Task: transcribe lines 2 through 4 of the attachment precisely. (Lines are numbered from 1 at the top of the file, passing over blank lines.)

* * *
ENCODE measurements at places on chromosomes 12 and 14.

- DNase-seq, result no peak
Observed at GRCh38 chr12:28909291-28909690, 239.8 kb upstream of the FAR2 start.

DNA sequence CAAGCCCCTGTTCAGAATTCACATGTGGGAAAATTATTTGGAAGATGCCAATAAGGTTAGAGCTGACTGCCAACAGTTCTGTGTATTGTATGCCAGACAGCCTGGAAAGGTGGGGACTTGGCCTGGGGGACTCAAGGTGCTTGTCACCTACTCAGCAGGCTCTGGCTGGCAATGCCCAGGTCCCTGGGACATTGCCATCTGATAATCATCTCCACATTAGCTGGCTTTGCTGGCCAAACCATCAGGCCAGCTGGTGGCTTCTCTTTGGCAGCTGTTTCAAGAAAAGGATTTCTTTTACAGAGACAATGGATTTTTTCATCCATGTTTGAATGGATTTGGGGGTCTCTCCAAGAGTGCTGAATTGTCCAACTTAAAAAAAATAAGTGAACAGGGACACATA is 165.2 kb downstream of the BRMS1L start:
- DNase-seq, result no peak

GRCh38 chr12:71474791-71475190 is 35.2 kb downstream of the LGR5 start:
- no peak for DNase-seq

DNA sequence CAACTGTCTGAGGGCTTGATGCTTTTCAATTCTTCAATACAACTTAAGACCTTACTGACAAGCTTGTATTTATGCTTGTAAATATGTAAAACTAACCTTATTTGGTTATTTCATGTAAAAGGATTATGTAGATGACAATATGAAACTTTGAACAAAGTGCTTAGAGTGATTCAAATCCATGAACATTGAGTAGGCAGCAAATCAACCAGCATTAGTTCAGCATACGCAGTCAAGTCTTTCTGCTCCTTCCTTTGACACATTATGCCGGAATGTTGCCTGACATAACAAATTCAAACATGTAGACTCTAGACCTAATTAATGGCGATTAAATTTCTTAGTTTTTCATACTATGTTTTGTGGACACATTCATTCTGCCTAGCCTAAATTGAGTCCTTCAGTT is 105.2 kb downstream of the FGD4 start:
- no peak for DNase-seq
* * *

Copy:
- DNase-seq, result no peak
Observed at GRCh38 chr12:28909291-28909690, 239.8 kb upstream of the FAR2 start.

DNA sequence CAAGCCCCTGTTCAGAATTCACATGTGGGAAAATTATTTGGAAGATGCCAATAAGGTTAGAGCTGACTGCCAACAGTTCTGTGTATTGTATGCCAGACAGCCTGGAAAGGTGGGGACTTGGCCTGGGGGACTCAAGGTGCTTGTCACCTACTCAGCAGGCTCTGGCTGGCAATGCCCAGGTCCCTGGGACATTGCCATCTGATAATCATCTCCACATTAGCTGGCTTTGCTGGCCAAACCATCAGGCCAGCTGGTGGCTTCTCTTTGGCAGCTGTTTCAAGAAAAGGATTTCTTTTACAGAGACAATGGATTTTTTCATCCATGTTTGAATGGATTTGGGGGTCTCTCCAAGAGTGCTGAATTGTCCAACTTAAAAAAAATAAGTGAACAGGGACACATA is 165.2 kb downstream of the BRMS1L start: